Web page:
How making your own rules can change your view of retirement

As a design director for Macy's Merchandising Group, Maria Gamb had a very specific vision of what her retirement would look like.

"My idea of retirement when I was in corporate was that I could stay at home and do nothing. You know, with all that pressure all I wanted to do was to be able to relax."

But after 20 years in the fashion industry she decided to make a change that would not only redefine her lifestyle, but also her view of retirement.

"The industry I was in was very demanding and I loved it. It afforded me [a] great opportunity my entire life to travel and work all over the world. ... But the schedule was grueling," she said. "So I thought to myself, 'Am I going to spend another 10, 15, 20 years doing this or not?' And when I really thought about it, I thought, 'I just can't.'"

Gamb, 49, quit her job five years ago and started her own leadership consulting company.

mariagamb.jpg
Maria Gamb

In leaving Macy's, Gamb was losing a reliable income that had allowed her to invest in a 401(k), stock and real estate holdings and a savings plan.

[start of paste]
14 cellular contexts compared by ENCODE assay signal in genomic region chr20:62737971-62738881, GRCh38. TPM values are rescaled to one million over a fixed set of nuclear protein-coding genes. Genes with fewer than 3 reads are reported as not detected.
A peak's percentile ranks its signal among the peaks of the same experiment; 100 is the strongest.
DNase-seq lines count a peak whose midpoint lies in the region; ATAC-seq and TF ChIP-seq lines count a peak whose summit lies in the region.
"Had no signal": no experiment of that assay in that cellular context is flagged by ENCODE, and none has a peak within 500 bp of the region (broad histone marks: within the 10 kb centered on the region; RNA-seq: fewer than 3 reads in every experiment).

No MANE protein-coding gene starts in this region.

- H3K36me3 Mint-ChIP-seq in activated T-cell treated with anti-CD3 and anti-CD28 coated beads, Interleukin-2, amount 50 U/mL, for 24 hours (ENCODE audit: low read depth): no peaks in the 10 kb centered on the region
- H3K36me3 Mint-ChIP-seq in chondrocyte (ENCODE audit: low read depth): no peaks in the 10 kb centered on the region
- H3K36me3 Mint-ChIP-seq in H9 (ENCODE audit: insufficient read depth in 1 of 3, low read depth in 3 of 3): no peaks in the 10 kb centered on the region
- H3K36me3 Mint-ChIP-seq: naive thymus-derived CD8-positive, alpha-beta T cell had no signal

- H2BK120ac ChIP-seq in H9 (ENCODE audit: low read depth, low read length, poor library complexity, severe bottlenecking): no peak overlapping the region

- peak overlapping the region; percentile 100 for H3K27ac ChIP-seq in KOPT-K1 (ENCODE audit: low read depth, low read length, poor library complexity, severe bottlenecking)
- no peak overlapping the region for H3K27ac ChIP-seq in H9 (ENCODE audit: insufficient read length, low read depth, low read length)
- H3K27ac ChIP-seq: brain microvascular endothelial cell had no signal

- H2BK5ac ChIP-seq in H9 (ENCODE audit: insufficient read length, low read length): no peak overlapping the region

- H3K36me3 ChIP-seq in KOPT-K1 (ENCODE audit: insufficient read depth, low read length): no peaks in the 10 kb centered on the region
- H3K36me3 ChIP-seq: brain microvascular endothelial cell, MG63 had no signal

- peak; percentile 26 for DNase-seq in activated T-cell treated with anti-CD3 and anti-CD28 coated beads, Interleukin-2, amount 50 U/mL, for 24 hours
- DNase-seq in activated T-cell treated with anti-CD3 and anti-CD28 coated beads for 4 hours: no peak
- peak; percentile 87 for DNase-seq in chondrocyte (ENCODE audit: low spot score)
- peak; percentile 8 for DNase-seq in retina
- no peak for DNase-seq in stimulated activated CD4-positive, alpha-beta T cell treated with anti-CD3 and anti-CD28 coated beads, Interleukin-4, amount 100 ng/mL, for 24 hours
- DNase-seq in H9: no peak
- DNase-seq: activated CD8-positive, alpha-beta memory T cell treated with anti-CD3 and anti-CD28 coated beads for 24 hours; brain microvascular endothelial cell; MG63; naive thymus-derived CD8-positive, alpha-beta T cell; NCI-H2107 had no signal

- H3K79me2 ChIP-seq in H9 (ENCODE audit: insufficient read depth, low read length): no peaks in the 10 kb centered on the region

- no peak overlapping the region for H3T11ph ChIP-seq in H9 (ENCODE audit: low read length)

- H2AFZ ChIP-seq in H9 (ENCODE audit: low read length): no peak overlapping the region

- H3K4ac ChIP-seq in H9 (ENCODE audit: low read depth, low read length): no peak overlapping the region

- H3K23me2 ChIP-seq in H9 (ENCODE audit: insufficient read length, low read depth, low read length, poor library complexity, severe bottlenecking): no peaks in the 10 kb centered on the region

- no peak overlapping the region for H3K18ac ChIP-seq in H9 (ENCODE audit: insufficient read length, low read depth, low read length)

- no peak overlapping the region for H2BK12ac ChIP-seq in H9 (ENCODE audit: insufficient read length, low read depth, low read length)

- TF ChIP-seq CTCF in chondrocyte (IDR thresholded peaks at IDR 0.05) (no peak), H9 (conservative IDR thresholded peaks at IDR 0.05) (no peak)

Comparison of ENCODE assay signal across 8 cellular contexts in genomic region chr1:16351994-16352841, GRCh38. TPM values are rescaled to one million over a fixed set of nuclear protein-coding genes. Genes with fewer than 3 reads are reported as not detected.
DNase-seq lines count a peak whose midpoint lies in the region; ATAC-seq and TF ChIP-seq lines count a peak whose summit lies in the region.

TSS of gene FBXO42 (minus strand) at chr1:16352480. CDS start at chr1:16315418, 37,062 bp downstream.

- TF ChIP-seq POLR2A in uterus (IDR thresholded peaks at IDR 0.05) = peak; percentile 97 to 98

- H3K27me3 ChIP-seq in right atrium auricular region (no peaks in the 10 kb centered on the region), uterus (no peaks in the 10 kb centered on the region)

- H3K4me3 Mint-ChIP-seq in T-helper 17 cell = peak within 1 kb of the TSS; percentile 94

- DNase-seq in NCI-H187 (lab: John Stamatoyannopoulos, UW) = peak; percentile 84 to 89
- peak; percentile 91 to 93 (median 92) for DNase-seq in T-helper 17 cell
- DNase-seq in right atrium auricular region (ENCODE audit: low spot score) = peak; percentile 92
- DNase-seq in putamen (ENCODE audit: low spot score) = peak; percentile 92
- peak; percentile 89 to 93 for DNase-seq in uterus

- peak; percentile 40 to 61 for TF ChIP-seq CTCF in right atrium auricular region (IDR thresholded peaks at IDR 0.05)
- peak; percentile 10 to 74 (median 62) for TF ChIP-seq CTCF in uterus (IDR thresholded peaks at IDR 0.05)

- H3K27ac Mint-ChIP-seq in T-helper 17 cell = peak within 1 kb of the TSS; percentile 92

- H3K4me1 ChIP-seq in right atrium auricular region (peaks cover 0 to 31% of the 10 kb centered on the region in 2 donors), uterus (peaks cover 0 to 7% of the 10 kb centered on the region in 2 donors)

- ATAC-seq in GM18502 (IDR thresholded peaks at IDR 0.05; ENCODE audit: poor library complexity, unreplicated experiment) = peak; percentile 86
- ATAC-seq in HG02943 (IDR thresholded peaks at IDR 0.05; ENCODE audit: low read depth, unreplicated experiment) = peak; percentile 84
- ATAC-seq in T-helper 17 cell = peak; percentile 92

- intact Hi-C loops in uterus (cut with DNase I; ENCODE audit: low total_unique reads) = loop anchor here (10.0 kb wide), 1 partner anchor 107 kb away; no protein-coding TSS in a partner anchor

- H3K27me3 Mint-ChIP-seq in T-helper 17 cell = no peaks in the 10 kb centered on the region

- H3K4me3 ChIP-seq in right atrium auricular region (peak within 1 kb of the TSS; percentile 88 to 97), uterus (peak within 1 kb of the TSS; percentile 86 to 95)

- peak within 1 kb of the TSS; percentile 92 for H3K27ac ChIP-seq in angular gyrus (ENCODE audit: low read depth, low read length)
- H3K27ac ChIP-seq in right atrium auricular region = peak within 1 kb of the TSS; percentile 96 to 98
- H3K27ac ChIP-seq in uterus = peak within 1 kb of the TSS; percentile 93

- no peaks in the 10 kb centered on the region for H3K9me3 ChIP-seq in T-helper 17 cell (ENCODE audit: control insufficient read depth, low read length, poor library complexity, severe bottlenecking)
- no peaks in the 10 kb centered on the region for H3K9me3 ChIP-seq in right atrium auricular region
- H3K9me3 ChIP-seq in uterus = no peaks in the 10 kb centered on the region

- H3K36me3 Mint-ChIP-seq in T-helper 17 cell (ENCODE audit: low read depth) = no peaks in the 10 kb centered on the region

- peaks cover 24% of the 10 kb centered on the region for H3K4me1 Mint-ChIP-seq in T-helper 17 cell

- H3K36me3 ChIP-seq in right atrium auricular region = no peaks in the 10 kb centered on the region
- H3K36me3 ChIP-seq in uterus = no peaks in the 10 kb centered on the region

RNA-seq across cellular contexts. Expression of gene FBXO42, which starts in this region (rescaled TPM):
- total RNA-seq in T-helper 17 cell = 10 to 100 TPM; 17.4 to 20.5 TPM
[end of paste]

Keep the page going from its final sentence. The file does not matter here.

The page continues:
"I understood that the risk I was taking was stepping away from something that was absolutely sure and I would have X amount of dollars into retirement every single year regardless," Gamb said.

For the first two years after starting her new business, she diverted money normally meant for retirement planning into her company.

Her company is currently profitable enough that she is able to restart contributions to her retirement savings. But even so, she doesn't see herself walking away from work completely.

"For me retirement is getting to do more of what I want to do in the way that I want to do it and enjoying it."

mariaandhusband.jpg
Maria Gamb and husband, Valen Fleming
Part of that freedom comes from her ability to create her own hours, aided greatly by using various communication technology.
Gamb's flexible lifestyle became especially relevant when her husband was diagnosed with cancer and underwent 17 months of chemotherapy.

"I thought 'Well this is why I set this [company] up, so that I could make things that are a priority in my life, a priority,'" said Gamb.

Now that she has time for her personal and professional life, her retirement years look very different than her time in the corporate world.

"I have a much better balance between being of service to people, bringing wisdom into the world and helping other people through my business, and just being a partner, a spouse, an aunt, a daughter in (my) family and my community," said Gamb.

Comments